• I love my mother for coming into town quarterly to help me shut down bars and go shopping for ridiculous fragrances
  • I love my father for email bombing me with on-line petitions and sneaking in the occasional “women’s issue” email because he “knows it’s important to me”
  • I love my baby sister, for always making me laugh both intentionally (parental imitations, mocking me, wordplay) and unintentionally (tipsy tweeting)
  • I love my friends, for indulging in my 1,000 word emails, usually sent in multiple throughout the day, and generally responding with advice like “let him put it in you” or “it’s not too late to run away to the circus”
  • I love that, even in 20 degree weather and with less than a few hours notice, I can get together a fairly impressive trivia team
  • I love my co-workers, especially the ones who keep candy trays on their desks and never even raise an eyebrow if I make a half-dozen visits during the day
  • I love the guy at the Metro Station, who hands out the WaPo Express and never fails to compliment my smile or my outfit or my manners, and manages to always boost my spirits without being creepy
  • I love the doctors I work for, who dedicate every minute of the day to caring for others, to putting their needs second always to the needs of the patients, and for still managing to be friendly and warm to the staff
  • I love how nice people in the District can actually be, especially if you flash them a smile
  • I love that I have a little corner of the Internet to write and muse and complain and be silly and that you guys actually come here and read it and write me and make me feel less alone

Sure, there are things I would probably love to be able to list (I’d love having no financial woes, I’d love to help make my friend’s troubles disappear, I’d love to be able to tell my heart exactly what to feel) but all things considered, there is a lot of love in my world – and hopefully in yours!

Happy Valentine’s/Anna Howard Shaw Day!

Post-script:  Speaking of love, I love love love our fearless post-collegiate for this week!  Be sure to check back in the next day or two for our in-depth interview – it’s going to be a great one!

The First Years Out

As long-time readers know, I was let go from a job that started out great but turned out to be one of the most challenging experiences of my young, inexperienced life.  I learned a lot of lessons from those three years but one of the most important lessons learned is that I will never be as erudite or witty as my co-worker/friend/partner-in-crime-and-drinking Kate.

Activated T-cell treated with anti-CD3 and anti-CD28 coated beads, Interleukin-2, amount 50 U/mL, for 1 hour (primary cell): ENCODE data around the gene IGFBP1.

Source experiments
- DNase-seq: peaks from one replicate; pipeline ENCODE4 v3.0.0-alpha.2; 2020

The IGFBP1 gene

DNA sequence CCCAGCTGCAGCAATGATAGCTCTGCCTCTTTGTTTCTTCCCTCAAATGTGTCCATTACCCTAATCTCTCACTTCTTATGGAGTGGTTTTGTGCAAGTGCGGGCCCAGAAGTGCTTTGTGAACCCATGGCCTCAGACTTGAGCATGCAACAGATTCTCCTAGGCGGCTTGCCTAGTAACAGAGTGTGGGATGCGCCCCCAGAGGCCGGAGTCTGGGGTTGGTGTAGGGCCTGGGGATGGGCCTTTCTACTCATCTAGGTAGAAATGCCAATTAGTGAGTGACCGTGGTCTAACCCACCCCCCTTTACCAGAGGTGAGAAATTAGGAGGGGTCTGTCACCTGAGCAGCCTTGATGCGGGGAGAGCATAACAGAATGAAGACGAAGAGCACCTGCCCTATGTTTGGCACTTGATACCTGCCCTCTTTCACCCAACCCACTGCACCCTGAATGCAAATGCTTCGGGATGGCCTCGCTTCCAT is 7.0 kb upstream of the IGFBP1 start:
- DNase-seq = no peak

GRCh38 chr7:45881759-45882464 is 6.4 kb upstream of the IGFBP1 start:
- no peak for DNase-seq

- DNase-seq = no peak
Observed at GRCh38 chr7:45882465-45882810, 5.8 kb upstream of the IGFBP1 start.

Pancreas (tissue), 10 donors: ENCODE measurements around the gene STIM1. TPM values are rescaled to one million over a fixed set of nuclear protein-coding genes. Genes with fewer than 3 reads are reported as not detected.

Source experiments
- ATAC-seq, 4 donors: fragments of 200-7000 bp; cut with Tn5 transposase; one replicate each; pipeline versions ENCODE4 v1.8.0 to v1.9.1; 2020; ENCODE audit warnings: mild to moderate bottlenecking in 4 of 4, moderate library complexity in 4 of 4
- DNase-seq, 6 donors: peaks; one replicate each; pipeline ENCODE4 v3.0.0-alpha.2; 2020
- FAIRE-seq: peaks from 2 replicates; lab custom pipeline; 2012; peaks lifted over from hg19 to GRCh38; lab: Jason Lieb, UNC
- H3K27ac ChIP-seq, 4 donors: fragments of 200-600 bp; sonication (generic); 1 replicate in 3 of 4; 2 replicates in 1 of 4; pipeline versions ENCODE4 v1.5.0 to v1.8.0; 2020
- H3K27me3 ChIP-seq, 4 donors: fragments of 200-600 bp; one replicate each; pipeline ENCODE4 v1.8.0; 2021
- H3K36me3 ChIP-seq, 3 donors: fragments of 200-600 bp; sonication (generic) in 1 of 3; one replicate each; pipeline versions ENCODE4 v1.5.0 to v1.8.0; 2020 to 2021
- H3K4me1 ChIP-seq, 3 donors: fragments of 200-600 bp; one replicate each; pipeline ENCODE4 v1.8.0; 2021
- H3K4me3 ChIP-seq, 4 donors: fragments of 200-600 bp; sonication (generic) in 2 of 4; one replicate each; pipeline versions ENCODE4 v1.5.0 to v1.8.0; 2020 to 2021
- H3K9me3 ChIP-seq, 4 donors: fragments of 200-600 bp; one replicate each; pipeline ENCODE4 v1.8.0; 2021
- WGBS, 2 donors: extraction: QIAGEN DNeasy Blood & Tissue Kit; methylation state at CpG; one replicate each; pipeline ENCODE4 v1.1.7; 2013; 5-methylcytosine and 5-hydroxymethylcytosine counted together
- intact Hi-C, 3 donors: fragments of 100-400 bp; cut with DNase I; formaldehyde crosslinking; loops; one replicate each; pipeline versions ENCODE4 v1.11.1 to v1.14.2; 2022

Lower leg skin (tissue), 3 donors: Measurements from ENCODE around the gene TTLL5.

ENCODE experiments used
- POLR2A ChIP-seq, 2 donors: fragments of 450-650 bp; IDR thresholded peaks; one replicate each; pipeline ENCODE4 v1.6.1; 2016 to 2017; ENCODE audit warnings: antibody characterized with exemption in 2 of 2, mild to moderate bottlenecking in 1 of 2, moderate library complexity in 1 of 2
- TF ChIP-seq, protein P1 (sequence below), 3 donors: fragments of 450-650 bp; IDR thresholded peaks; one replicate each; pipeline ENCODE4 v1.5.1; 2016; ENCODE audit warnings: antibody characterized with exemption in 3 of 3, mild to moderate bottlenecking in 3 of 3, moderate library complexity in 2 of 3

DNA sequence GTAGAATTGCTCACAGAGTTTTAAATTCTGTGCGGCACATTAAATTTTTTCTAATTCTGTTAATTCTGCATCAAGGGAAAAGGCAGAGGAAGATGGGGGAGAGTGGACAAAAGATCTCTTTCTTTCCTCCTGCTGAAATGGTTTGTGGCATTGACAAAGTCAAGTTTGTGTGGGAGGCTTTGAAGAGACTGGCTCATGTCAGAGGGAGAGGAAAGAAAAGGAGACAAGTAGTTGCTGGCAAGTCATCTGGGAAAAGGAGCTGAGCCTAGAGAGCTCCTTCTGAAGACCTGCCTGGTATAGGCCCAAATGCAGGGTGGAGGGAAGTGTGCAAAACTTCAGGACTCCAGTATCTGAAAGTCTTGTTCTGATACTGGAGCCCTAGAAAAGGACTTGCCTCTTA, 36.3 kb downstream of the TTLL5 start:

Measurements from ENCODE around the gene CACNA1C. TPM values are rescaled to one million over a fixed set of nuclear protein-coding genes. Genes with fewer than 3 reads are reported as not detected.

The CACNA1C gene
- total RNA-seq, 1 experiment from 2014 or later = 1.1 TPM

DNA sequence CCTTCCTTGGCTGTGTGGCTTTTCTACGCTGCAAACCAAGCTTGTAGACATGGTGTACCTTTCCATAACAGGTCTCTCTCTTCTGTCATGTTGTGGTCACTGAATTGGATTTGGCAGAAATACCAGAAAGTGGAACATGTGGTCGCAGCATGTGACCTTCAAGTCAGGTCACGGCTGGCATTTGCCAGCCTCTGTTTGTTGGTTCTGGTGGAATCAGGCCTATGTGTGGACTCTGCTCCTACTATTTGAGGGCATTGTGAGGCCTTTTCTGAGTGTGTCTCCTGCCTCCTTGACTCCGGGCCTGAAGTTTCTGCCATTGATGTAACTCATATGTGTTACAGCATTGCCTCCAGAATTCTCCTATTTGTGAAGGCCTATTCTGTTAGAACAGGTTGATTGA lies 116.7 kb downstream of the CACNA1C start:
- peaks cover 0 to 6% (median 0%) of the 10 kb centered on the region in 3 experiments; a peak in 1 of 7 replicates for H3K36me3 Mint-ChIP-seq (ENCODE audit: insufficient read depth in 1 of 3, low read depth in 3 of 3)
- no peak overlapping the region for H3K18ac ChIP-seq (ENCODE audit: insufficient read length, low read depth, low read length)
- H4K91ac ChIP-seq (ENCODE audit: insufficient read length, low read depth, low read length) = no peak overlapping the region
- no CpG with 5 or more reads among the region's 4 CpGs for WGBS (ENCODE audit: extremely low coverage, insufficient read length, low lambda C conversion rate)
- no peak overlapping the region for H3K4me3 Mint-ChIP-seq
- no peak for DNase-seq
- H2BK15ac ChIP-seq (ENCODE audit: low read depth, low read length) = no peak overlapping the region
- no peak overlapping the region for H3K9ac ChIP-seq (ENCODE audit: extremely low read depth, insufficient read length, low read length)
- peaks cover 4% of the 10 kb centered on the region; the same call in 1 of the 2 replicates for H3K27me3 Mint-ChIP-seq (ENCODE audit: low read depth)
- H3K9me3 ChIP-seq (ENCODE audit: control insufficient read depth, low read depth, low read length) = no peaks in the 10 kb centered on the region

Kate is just one of those all around awesome people, who (conveniently for me), wrote a great blog post last spring about the stages of post-collegiate life (click it!  read it!  love it!)*  I love this post because it showcases not only Kate’s trademark levity but also covers some serious ground.  According to Kate, here is what will happen after you graduate**:

  • You will move back home – This was only not true for me because I was very comfortable with being exceptionally poor.  Like, skipping meals to buy $2 PBRs at bars where the bartenders would conveniently forget I had more than one poor.
  • You will have a terrible job – Sorry, folks.  This is a non-negotiable.  You will have a terrible job, be terribly underpaid, and probably hate yourself a little bit.  And as for crying at your desk?  That happens to the best of us.  Embrace it.
  • You will get a pet – Kate got a dog.  I prefer minions.  Either way, you’ll need something to love you unconditionally when everything feels like it’s going wrong.
  • You will go to graduate school – Let’s be honest, all of y’all are in graduate school or already have that secondary degree or are in the midst of applying.  Even I can’t hold out forever…
  • You will be jealous of your peers’ lives – Whether it’s job envy or a desperate yearning to afford the vacations that everyone else seems to take, you will hate Facebook and it’s annoying window into the wonderful lives of others.  The good news is that in a few years, the divorces and epic burn-outs of your peers will start replacing all this good news, so at least you can revel in a little schadenfreude.
  • You will have so much fun – Amen, sister friend.  Those first three years out were hard (and it’s not gotten that much easier) but the amount of fun you have barely scraping by with great friends to commiserate with cannot be overstated.  And as long as you remember to have fun, everything seems to work itself out eventually.

*This post was originally published on the George Washington University Honors Program blog.  Even if you’re not a GW student (or an honors student), they have a lot of great resources!

**As a disclaimer, I agree with the author that these stages only apply to poor, pathetic humanities majors.  Engineers and science nerds, congratulations on your decent salaries and job security!